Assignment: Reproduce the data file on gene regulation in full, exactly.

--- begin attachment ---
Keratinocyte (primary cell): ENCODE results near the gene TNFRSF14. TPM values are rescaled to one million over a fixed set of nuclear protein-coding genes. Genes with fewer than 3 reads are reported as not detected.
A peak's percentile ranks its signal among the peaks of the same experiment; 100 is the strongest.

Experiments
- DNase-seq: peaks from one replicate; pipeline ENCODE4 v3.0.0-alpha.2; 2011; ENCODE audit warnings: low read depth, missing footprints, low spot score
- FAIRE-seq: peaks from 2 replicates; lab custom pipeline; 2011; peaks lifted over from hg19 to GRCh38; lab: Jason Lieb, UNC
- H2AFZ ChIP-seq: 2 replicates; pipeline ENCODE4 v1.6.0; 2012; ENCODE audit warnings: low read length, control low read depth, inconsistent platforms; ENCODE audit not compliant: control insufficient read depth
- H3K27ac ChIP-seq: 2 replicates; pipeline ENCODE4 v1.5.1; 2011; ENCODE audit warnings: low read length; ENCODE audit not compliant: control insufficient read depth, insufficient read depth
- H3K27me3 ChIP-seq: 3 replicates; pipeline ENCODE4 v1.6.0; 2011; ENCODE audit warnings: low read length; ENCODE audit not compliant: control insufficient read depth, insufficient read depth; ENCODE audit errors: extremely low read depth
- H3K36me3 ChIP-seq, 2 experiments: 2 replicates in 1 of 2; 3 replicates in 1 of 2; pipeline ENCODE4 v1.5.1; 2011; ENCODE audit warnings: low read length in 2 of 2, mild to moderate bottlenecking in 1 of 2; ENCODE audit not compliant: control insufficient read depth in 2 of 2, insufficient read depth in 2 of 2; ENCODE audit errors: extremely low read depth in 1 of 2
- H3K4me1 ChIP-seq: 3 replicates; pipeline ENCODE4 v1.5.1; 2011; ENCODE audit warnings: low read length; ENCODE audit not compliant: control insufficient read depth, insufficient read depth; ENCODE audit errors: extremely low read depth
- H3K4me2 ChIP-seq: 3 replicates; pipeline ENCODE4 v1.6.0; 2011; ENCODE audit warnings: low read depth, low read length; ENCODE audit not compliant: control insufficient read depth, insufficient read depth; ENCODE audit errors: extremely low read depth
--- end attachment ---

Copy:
Keratinocyte (primary cell): ENCODE results near the gene TNFRSF14. TPM values are rescaled to one million over a fixed set of nuclear protein-coding genes. Genes with fewer than 3 reads are reported as not detected.
A peak's percentile ranks its signal among the peaks of the same experiment; 100 is the strongest.

Experiments
- DNase-seq: peaks from one replicate; pipeline ENCODE4 v3.0.0-alpha.2; 2011; ENCODE audit warnings: low read depth, missing footprints, low spot score
- FAIRE-seq: peaks from 2 replicates; lab custom pipeline; 2011; peaks lifted over from hg19 to GRCh38; lab: Jason Lieb, UNC
- H2AFZ ChIP-seq: 2 replicates; pipeline ENCODE4 v1.6.0; 2012; ENCODE audit warnings: low read length, control low read depth, inconsistent platforms; ENCODE audit not compliant: control insufficient read depth
- H3K27ac ChIP-seq: 2 replicates; pipeline ENCODE4 v1.5.1; 2011; ENCODE audit warnings: low read length; ENCODE audit not compliant: control insufficient read depth, insufficient read depth
- H3K27me3 ChIP-seq: 3 replicates; pipeline ENCODE4 v1.6.0; 2011; ENCODE audit warnings: low read length; ENCODE audit not compliant: control insufficient read depth, insufficient read depth; ENCODE audit errors: extremely low read depth
- H3K36me3 ChIP-seq, 2 experiments: 2 replicates in 1 of 2; 3 replicates in 1 of 2; pipeline ENCODE4 v1.5.1; 2011; ENCODE audit warnings: low read length in 2 of 2, mild to moderate bottlenecking in 1 of 2; ENCODE audit not compliant: control insufficient read depth in 2 of 2, insufficient read depth in 2 of 2; ENCODE audit errors: extremely low read depth in 1 of 2
- H3K4me1 ChIP-seq: 3 replicates; pipeline ENCODE4 v1.5.1; 2011; ENCODE audit warnings: low read length; ENCODE audit not compliant: control insufficient read depth, insufficient read depth; ENCODE audit errors: extremely low read depth
- H3K4me2 ChIP-seq: 3 replicates; pipeline ENCODE4 v1.6.0; 2011; ENCODE audit warnings: low read depth, low read length; ENCODE audit not compliant: control insufficient read depth, insufficient read depth; ENCODE audit errors: extremely low read depth